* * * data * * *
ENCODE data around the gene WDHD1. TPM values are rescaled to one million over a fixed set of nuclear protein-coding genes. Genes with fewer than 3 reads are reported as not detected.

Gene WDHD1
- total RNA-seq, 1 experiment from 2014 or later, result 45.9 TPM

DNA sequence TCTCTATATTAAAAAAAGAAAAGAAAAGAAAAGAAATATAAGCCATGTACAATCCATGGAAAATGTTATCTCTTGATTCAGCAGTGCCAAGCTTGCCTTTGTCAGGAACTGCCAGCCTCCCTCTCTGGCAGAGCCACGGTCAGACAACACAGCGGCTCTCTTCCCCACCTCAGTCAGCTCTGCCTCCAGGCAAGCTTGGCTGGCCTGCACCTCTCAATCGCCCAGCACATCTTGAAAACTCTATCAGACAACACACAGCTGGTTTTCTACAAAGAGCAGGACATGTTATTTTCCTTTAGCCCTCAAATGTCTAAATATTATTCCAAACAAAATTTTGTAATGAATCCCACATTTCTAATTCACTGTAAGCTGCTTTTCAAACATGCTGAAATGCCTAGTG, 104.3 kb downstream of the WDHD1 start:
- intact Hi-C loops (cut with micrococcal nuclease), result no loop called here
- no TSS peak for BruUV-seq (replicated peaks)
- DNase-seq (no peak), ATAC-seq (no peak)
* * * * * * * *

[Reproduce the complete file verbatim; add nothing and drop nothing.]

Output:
ENCODE data around the gene WDHD1. TPM values are rescaled to one million over a fixed set of nuclear protein-coding genes. Genes with fewer than 3 reads are reported as not detected.

Gene WDHD1
- total RNA-seq, 1 experiment from 2014 or later, result 45.9 TPM

DNA sequence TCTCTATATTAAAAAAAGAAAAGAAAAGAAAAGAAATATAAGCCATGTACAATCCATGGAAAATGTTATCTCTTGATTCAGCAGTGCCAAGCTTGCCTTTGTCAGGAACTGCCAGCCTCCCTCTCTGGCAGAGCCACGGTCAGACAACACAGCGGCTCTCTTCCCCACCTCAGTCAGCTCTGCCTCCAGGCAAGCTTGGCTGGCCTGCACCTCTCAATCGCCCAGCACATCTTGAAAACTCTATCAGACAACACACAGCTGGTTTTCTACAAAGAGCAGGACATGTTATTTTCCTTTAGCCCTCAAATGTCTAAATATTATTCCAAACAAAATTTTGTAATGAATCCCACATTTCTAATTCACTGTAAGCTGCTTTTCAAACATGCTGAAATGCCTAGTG, 104.3 kb downstream of the WDHD1 start:
- intact Hi-C loops (cut with micrococcal nuclease), result no loop called here
- no TSS peak for BruUV-seq (replicated peaks)
- DNase-seq (no peak), ATAC-seq (no peak)